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Skepticism, at Home & Abroad

Corey Robin has a nice essay in the Outlook section of the May 2nd edition of The Washington Post. In it, he takes issue with the neoconservative case for using the U.S. military on grand foreign adventures. Re-reading this thoughtful essay prompts many thoughts. Here’s one.

One distinction separating many American conservatives from many American (left) liberals is that many of the same conservatives who don’t trust government to deliver the mail or to run a national pension fund emphatically trust government to carry out foreign military adventures. For many left-liberals, the opposite is true.

This distinction is curious. Which group has the better argument?

Left-liberals might say that they have the better argument because it’s easier for voters to monitor events at home, compared to monitoring them abroad. Moreover, voters are less likely to abandon their critical faculties when evaluating domestic policies than when, filled with patriotic fervor, they’re called upon to evaluate foreign engagements of U.S. troops.

Conservatives can counter by arguing that most military engagements have relatively simple, easy-to-monitor goals, such as “force Hitler’s army to surrender” or “get Iraq out of Kuwait.” Success and failure of military engagements can be gauged relatively easily – or, at least more easily than gauging the success or failure of domestic programs aimed at creating a more just or equitable society.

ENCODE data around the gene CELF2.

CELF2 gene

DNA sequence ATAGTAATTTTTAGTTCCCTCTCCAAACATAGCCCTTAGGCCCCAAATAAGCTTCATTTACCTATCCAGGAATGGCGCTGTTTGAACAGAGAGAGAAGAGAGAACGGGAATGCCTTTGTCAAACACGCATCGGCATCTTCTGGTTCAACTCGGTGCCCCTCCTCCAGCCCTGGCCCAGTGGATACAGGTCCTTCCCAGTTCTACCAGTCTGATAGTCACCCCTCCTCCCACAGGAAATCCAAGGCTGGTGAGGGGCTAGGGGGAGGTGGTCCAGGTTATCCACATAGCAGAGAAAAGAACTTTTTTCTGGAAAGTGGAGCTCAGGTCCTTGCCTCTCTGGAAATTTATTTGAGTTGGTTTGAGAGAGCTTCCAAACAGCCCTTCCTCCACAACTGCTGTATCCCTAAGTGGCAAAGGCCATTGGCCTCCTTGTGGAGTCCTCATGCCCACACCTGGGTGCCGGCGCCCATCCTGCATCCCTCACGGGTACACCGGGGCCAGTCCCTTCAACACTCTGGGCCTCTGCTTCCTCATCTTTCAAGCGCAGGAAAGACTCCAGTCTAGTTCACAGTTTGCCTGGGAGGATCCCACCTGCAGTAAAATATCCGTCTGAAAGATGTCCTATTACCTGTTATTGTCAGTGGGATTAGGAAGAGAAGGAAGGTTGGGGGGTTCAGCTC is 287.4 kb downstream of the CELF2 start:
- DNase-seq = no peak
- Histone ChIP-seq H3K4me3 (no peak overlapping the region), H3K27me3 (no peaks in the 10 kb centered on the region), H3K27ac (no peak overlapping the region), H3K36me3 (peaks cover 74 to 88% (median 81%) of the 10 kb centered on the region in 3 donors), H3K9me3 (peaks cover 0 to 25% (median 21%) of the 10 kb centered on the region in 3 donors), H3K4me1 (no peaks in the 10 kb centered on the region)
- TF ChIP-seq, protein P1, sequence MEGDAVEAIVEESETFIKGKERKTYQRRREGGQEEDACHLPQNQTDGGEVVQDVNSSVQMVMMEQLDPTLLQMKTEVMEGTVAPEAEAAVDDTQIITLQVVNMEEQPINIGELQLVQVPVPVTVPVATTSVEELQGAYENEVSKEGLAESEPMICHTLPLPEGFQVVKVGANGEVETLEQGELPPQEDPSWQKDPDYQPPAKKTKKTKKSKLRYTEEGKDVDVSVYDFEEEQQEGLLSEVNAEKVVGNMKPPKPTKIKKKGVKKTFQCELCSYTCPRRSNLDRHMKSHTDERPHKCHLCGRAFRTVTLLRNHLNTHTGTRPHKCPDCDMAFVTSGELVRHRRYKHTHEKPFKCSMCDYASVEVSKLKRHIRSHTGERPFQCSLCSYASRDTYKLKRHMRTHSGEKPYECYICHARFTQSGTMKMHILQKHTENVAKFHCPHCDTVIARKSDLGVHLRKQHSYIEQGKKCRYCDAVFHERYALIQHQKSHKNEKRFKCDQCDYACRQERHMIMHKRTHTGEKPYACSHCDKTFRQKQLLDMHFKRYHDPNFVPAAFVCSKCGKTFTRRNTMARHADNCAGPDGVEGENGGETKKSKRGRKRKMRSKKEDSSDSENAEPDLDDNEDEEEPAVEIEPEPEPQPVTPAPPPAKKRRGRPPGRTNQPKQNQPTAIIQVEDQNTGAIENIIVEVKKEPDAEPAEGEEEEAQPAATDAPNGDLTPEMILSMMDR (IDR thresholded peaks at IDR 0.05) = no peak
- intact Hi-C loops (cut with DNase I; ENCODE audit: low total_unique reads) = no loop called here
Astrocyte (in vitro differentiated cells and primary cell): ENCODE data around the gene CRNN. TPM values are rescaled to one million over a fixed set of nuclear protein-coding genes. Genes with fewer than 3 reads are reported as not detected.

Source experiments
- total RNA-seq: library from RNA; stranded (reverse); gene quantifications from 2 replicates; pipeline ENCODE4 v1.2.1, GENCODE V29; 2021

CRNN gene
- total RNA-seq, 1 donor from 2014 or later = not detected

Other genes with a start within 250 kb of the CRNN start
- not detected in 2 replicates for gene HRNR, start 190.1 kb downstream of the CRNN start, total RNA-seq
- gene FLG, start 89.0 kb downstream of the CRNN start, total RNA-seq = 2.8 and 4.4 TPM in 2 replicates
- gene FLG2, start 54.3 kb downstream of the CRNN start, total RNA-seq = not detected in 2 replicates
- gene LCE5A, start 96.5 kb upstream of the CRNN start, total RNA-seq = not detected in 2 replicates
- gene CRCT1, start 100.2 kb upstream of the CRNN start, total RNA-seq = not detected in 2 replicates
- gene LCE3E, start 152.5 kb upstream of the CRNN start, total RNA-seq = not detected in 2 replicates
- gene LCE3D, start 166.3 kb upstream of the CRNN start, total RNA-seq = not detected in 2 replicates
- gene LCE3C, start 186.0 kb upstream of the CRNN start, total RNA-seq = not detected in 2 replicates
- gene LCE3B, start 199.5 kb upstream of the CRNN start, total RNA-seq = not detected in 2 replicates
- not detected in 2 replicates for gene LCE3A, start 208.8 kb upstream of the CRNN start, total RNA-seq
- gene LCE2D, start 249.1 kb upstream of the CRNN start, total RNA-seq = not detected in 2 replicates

My own position is that conservatives and left-liberals both are correct – and both are mistaken. The same knowledge problems, the same diffused and muted and distorted responsibilities, and the same special-interest-group pressures that should cause us to be very skeptical of the case for government intervention into the domestic economy should also cause us to be very skeptical of foreign intervention.